Map a Network Drive – Three Options

So you want to map a network drive. Sometimes, someone else is sharing a file or files you’ll need access to more than once. You could continually use the Network tab in File Explorer, or repeatedly type a UNC path. Or, you can map the folder you’re using to a network drive. If this is sounds easier, you’re in luck; you have options. In this article, I will go through those with you, and try to make this helpful trick as painless as possible.



File Explorer – Map a Network Drive The Most Familiar Way


There are a couple options here, based on what you want to do. If you’re adding the root shared folder, and not a deeper subfolder, it’s a simple right-click. Then you’ll see Map Network Drive. Pick a drive letter (whatever you prefer) and you’re done. Now under This PC you should see it like it’s own drive. If you need to map a subfolder, the process isn’t much more difficult. You navigate to the folder you want to map, click in the address bar, Select all and Copy. Then right-click This PC and choose Map a Network Drive. When it comes up, where it says Folder, Paste the previously copied address. Choose your drive letter, and again, you’re done. For those of you experienced with UNC paths, you can also just hand-type the path to your folder. UNC paths begin with “\\” and are followed by the name of the device sharing whatever you’re looking to map. Such as “\\SERVER2021\Quickbooks\Company Files\” or “\\FAMILY-PC\Pictures\Vacation 2010\”.


Command Line – Anyone Remember DOS?


This method to map a network drive is also pretty simple, but you’ll be doing some typing. In command prompt you have to be precise, or the command won’t function. First, let’s go ahead and open Command Prompt. You’re going to want to press and hold the Windows key. That’s the one between Ctrl and Alt on the bottom left of your keyboard. Then, tap the R key, and let go of both keys. At the bottom left of your screen, you should now have a Run prompt. It says to type the name of the program, document, etc that you want to open. In this box, we type “cmd” with no quotes, and hit enter. You will now be presented with a black background with white text, Command Prompt window. Here, you will need to type everything correctly. The syntax of this command is “net use DRIVE: PATH”. If we use the example above, with the drive letter of Q, the command would type as follows. “net use Q: \\SERVER2021\Quickbooks\Company Files\” This will map the network drive for you, but by default this would disconnect when you restart. You’ll want to add a “switch” to make it permanent. You would add “/persistent:Yes” which would make your new command “net use Q: \\SERVER2021\Quickbooks\Company Files\ /persistent:Yes” It’s worth mentioning that if you need a username or password to connect to the sharing device, you need to add that here as well, with a different “switch”. This switch is /user:USERNAME PASSWORD, so if your User is Owner, with a password of P@ssWord, your command would be “net use Q: \\SERVER2021\Quickbooks\Company Files\ /user:Owner P@ssWord /persistent:Yes”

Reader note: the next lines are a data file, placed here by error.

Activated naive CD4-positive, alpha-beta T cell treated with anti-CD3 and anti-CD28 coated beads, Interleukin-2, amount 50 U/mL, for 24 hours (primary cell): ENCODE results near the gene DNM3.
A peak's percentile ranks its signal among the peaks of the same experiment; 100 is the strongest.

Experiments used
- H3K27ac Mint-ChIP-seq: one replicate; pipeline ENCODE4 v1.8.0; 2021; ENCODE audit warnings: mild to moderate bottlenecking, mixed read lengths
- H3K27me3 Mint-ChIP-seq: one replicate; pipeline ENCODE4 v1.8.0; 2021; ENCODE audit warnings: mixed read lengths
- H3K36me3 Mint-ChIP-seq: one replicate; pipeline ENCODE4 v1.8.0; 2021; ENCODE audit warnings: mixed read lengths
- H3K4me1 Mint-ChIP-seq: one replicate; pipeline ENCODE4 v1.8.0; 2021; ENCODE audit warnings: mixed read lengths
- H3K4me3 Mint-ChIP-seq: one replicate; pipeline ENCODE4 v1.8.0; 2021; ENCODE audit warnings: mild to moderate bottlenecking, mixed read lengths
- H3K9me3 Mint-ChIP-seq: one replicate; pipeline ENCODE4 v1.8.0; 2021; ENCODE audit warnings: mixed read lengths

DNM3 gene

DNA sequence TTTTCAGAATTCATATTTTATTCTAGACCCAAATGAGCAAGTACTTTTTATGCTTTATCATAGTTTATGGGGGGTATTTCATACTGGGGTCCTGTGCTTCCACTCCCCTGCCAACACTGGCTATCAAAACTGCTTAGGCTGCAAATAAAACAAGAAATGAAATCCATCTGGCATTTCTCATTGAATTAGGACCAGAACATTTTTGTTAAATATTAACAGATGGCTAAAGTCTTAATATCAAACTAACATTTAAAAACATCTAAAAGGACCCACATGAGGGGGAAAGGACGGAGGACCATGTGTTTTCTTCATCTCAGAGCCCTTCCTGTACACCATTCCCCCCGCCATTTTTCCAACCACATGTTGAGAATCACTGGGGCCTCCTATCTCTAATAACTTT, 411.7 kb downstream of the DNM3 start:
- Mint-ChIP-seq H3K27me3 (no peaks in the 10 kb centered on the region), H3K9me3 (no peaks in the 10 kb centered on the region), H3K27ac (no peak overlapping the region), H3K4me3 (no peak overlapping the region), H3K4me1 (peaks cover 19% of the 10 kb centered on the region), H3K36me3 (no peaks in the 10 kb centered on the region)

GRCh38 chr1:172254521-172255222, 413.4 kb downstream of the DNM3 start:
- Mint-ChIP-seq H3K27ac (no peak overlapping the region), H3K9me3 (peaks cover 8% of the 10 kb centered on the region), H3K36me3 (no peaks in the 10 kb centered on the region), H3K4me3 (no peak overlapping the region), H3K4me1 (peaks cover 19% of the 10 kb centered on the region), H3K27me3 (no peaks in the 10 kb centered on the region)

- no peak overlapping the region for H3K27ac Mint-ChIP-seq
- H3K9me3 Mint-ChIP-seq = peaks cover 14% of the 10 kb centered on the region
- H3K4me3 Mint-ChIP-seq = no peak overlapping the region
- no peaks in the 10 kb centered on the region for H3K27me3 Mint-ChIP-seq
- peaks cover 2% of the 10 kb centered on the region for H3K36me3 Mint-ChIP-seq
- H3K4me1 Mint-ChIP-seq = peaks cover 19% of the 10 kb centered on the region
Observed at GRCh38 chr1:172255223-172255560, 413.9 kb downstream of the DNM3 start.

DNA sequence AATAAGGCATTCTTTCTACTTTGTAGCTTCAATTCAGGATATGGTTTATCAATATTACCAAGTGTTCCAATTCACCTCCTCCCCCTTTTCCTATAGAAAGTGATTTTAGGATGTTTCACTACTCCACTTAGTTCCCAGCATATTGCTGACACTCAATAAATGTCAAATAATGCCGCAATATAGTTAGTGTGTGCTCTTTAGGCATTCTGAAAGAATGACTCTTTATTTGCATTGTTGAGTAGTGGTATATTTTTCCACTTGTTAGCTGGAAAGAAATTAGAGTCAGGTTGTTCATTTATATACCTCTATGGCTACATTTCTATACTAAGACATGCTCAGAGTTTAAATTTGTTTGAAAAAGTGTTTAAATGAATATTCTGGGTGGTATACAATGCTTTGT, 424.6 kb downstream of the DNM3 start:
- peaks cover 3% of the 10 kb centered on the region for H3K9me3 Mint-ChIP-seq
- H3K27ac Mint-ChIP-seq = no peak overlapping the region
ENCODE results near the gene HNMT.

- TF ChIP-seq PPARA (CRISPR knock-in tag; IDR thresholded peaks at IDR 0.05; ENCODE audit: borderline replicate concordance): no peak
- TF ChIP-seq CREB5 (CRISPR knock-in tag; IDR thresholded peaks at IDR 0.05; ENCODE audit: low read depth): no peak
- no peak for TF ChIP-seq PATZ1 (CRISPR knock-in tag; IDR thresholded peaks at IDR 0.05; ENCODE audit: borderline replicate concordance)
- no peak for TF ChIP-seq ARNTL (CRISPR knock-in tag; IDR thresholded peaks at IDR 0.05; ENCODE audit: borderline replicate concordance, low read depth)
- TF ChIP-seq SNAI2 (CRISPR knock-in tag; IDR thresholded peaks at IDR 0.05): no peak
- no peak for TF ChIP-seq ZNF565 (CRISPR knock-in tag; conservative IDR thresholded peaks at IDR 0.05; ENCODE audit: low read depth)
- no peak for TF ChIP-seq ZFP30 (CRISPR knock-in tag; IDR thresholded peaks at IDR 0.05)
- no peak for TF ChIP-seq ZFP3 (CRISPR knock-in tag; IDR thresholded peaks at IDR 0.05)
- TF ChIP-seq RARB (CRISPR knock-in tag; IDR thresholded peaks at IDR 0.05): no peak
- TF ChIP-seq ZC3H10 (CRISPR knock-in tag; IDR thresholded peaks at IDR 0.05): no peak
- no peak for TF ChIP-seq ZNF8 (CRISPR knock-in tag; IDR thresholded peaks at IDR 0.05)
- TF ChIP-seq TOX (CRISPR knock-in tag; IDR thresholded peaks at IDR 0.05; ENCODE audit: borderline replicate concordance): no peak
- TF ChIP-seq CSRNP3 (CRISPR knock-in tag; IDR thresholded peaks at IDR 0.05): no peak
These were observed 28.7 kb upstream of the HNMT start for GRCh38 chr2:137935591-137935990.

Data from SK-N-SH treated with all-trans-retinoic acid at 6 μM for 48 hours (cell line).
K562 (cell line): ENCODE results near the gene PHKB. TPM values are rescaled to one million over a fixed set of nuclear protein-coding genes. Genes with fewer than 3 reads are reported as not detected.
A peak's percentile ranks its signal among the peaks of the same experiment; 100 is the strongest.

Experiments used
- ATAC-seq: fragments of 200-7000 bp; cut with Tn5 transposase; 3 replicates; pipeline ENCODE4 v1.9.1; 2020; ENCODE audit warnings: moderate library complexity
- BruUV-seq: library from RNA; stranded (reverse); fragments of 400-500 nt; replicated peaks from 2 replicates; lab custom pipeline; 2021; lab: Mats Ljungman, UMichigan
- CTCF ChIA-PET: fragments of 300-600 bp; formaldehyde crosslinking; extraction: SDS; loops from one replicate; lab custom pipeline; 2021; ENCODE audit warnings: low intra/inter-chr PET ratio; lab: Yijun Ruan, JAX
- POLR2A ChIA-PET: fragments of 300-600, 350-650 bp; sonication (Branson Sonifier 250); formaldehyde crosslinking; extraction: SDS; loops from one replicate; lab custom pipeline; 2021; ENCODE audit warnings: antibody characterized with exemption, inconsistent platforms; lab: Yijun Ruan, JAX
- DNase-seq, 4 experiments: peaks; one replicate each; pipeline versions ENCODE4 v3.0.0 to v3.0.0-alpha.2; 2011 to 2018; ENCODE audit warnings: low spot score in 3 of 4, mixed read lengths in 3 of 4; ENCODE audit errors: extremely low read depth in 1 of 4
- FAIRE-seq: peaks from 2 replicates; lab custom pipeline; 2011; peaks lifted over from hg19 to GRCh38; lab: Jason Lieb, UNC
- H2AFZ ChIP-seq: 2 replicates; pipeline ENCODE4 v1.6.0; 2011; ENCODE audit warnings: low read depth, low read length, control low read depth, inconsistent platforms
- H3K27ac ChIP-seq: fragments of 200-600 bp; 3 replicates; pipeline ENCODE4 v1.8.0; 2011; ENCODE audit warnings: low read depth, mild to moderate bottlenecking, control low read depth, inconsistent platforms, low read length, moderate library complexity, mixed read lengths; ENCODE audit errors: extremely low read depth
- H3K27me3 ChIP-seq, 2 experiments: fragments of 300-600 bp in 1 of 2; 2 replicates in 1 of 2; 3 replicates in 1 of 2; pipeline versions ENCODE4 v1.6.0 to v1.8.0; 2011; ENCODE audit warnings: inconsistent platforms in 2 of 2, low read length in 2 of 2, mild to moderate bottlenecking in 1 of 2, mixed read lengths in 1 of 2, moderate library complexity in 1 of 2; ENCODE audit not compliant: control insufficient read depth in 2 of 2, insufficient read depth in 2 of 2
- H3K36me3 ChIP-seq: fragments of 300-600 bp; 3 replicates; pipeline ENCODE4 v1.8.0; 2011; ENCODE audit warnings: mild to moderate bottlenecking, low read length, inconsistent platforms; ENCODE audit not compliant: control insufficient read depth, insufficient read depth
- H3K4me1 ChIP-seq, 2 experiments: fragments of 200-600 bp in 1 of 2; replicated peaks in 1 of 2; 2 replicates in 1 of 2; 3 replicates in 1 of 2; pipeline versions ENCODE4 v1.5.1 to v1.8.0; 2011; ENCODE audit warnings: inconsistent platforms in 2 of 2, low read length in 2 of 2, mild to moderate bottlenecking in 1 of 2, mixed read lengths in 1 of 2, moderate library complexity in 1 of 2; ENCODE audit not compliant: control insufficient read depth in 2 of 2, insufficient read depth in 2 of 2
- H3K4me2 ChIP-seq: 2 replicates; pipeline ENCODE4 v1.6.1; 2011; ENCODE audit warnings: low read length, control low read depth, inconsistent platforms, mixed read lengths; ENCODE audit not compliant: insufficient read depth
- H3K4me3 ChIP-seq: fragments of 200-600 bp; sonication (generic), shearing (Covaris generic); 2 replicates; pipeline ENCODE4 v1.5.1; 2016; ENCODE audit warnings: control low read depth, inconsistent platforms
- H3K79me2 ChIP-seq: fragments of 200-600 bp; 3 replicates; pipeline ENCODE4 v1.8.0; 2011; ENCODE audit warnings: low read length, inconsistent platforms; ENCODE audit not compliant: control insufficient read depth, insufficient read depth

Powershell – The Newer Command Line Interface


Powershell is the more up-to-date command line interface that is built into Windows now. The process is similar, but the syntax is different in Powershell to map a network drive. The command, known as a Cmdlet in Powershell, is “New-PSDrive”. To set up a mapped network drive that is persistent, it would be “New-PSDrive -Name “LETTER” -PSProvider FileSystem -Root “\\PATH” -Persist” So if we continue the same example as we’ve been using, the command would be “New-PSDrive -Name “Q” -PRProvider FileSystem -Root “\\SERVER2021\Quickbooks\Comapny Files\” -Persist”.


In Conclusion


You now know how to map a network drive. You’re all set to use those network resources without hunting them down each time. If you have any issue with any of these instructions, shoot us an email at [email protected]. And please feel free to take a look at one of our other helpful articles like this one about how to share files.

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